|Authors||F. Golkar, T. Dreibholz and A. Kvalbein|
|Title||Measuring and Comparing Internet Path Stability in IPv4 and IPv6|
|Afilliation||Networks, The Center for Resilient Networks and Applications, Communication Systems|
|Project(s)||NorNet, The Center for Resilient Networks and Applications|
|Publication Type||Proceedings, refereed|
|Year of Publication||2014|
|Conference Name||Proceedings of the 5th IEEE International Conference on the Network of the Future (NoF)|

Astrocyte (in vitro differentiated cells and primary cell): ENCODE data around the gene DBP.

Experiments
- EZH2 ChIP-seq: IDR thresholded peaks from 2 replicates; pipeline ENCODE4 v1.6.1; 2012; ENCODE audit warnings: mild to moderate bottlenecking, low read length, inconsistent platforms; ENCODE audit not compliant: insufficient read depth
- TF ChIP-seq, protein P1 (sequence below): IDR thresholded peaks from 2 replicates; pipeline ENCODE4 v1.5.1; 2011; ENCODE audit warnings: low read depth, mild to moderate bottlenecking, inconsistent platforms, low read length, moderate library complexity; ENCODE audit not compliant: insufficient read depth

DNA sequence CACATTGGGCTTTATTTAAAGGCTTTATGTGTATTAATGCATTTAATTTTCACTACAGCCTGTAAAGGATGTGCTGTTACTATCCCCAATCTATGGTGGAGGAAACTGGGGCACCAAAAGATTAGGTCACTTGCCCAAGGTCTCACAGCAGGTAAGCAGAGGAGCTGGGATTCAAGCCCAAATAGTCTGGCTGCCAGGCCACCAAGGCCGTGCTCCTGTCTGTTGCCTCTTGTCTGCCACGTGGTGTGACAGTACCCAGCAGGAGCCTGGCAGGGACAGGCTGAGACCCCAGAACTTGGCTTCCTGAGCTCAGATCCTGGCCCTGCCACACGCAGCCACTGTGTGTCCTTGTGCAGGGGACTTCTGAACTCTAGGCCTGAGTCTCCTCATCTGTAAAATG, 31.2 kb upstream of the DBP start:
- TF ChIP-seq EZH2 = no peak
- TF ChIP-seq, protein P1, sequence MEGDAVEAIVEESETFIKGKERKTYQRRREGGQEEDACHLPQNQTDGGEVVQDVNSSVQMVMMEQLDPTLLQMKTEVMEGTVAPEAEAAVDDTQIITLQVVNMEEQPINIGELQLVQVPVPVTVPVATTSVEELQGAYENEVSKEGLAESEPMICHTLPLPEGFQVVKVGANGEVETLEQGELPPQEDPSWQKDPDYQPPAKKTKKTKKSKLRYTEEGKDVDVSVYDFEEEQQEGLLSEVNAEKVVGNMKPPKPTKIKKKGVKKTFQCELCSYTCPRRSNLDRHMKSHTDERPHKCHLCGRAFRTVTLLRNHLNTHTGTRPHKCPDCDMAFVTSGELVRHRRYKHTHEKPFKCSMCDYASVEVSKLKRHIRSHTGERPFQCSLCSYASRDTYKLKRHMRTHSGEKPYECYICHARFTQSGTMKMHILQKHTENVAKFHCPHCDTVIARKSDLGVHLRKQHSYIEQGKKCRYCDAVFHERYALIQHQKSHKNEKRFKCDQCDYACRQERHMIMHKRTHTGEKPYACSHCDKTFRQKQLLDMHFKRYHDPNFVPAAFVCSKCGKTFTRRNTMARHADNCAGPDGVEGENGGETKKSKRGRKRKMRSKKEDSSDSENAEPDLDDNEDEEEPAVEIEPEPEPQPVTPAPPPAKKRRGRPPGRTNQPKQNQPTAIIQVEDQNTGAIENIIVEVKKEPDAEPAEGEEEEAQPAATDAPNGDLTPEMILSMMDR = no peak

In just about 4 years, IPv6 will celebrate its 20th anniversary. While the protocol itself is already quite old, its deployment has only recently picked up speed. Not so many Internet service providers offer direct IPv6 connectivity to their customers, yet. Clearly, when IPv6 is available to customers, they expect that IPv6 offers at least the same - or even better - stability of connections in comparison to IPv4. The main goal of this paper is to investigate whether this is true today. In our paper, we present up-to-date measurement results on the stability of IPv4 and IPv6 paths in the real Internet, based on machines that are distributed over a large geographical area, as part of the NorNet Core testbed infrastructure for multi-homed systems. The measurements not only cover high-speed research networks, but also consumer-grade ADSL connections - i.e. the ISP connection types of "normal" end-users - as well as a broad range of different ISPs. The measurements show that IPv6 paths are less stable than corresponding IPv4 paths. We also find that the use of load balancing is more prevalent in IPv6 than in IPv4.